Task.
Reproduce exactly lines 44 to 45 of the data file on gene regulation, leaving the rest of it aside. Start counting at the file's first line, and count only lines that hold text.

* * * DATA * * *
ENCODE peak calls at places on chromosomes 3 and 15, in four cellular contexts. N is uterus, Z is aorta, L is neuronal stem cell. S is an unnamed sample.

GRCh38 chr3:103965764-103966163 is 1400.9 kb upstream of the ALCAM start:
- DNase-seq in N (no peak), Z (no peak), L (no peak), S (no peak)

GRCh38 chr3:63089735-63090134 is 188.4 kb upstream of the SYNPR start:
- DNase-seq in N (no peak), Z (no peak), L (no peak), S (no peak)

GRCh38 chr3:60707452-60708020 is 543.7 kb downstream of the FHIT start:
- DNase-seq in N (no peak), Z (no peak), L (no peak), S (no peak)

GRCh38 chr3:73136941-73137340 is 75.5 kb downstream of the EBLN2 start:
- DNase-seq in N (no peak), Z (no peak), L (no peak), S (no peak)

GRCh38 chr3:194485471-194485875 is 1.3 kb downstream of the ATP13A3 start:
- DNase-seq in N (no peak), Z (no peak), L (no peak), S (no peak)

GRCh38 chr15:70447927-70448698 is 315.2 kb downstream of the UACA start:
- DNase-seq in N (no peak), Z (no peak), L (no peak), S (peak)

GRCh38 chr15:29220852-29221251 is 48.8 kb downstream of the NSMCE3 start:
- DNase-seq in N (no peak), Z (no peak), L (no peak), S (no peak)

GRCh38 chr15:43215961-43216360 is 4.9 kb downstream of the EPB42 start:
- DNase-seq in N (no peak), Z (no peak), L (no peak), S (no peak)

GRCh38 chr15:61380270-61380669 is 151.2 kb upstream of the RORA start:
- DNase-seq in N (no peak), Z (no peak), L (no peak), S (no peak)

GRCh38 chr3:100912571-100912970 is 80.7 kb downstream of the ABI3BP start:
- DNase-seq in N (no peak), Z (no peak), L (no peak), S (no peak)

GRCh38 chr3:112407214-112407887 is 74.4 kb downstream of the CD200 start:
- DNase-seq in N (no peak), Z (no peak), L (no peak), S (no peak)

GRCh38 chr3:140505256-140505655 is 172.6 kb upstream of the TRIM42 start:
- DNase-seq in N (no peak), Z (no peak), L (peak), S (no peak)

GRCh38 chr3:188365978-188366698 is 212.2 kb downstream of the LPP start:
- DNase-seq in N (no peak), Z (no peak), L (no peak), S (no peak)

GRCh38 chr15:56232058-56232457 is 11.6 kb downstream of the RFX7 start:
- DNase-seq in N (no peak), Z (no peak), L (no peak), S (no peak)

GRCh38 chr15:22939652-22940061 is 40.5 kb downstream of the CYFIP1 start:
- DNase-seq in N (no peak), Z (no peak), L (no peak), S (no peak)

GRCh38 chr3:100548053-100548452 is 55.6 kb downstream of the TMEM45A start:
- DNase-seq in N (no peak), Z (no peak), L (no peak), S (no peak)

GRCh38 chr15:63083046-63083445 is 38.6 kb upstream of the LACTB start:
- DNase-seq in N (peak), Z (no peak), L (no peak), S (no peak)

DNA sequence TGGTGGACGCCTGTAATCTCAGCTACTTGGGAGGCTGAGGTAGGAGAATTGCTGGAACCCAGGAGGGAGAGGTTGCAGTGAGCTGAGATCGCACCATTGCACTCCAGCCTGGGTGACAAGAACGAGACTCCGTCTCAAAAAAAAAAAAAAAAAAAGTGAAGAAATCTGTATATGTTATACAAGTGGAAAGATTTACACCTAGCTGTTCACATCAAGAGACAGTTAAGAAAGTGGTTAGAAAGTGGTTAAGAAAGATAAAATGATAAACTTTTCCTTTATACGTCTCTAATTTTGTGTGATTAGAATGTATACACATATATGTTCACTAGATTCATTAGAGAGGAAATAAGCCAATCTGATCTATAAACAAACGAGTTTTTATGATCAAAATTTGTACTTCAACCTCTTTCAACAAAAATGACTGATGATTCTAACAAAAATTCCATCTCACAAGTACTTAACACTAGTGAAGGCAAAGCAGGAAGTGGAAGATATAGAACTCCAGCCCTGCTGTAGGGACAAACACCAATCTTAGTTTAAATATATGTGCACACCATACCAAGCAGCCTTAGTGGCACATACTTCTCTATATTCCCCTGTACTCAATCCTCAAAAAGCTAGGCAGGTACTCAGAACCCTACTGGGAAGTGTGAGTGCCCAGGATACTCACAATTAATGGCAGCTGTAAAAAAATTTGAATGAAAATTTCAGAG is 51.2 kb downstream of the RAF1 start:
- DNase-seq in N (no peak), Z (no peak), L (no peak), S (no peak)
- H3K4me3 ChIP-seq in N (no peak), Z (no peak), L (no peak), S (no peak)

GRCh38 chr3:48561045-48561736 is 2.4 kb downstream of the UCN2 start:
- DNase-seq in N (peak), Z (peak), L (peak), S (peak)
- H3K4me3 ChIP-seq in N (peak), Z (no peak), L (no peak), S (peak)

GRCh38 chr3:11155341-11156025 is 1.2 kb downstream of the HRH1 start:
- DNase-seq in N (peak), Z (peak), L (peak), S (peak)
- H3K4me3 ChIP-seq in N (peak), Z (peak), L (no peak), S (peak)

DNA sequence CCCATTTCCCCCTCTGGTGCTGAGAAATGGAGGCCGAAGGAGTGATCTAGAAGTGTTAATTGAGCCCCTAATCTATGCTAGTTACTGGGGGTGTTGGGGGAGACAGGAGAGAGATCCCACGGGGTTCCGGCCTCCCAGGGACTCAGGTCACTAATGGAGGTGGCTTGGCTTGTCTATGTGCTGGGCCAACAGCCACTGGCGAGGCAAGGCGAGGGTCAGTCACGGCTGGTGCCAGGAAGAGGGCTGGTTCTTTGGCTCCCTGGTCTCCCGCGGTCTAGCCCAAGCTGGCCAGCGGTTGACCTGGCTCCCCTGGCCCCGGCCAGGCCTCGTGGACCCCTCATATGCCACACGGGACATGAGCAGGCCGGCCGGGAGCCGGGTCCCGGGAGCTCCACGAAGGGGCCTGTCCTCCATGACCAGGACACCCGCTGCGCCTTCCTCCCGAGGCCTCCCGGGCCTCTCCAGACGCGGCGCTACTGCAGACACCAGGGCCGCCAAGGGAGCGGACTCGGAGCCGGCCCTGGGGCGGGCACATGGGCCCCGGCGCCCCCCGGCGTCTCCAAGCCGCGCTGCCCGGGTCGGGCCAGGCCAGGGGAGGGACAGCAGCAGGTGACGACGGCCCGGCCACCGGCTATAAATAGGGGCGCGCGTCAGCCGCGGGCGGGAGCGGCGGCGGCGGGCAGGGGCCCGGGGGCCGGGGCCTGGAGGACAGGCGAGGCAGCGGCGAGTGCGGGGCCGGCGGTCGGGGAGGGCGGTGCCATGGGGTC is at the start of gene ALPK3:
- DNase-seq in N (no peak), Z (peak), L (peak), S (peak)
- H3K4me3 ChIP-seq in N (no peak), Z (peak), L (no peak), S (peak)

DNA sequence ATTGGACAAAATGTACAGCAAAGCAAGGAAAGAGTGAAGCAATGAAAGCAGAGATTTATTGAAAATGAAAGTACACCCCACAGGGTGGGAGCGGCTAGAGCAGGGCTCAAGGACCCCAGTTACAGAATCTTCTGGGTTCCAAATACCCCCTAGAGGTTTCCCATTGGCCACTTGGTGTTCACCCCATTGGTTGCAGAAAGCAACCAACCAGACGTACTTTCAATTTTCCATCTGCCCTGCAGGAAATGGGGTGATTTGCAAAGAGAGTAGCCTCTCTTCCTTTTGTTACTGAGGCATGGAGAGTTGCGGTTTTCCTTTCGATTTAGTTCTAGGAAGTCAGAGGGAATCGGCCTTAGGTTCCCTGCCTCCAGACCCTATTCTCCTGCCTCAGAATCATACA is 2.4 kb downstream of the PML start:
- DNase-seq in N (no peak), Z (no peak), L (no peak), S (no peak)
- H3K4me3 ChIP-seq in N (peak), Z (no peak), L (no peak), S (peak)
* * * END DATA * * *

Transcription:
- H3K4me3 ChIP-seq in N (peak), Z (peak), L (no peak), S (peak)

DNA sequence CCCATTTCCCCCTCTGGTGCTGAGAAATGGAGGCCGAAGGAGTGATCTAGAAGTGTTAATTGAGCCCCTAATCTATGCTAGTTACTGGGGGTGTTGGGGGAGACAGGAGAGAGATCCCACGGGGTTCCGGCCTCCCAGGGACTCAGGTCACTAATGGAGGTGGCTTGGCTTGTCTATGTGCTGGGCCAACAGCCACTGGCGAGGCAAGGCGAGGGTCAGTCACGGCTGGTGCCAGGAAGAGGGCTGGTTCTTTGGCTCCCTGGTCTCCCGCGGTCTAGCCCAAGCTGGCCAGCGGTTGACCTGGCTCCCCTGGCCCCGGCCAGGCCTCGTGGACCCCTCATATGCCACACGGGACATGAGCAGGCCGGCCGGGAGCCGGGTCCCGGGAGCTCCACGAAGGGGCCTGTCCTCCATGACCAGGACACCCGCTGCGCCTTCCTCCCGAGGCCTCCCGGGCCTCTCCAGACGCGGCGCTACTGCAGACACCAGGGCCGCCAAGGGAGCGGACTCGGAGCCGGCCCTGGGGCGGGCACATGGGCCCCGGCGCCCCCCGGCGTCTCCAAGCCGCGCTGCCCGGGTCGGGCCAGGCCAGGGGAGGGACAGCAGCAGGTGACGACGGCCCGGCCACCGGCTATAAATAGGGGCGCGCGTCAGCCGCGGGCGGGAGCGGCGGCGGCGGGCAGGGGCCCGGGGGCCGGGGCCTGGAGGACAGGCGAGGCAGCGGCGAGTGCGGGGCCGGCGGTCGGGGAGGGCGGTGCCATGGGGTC is at the start of gene ALPK3: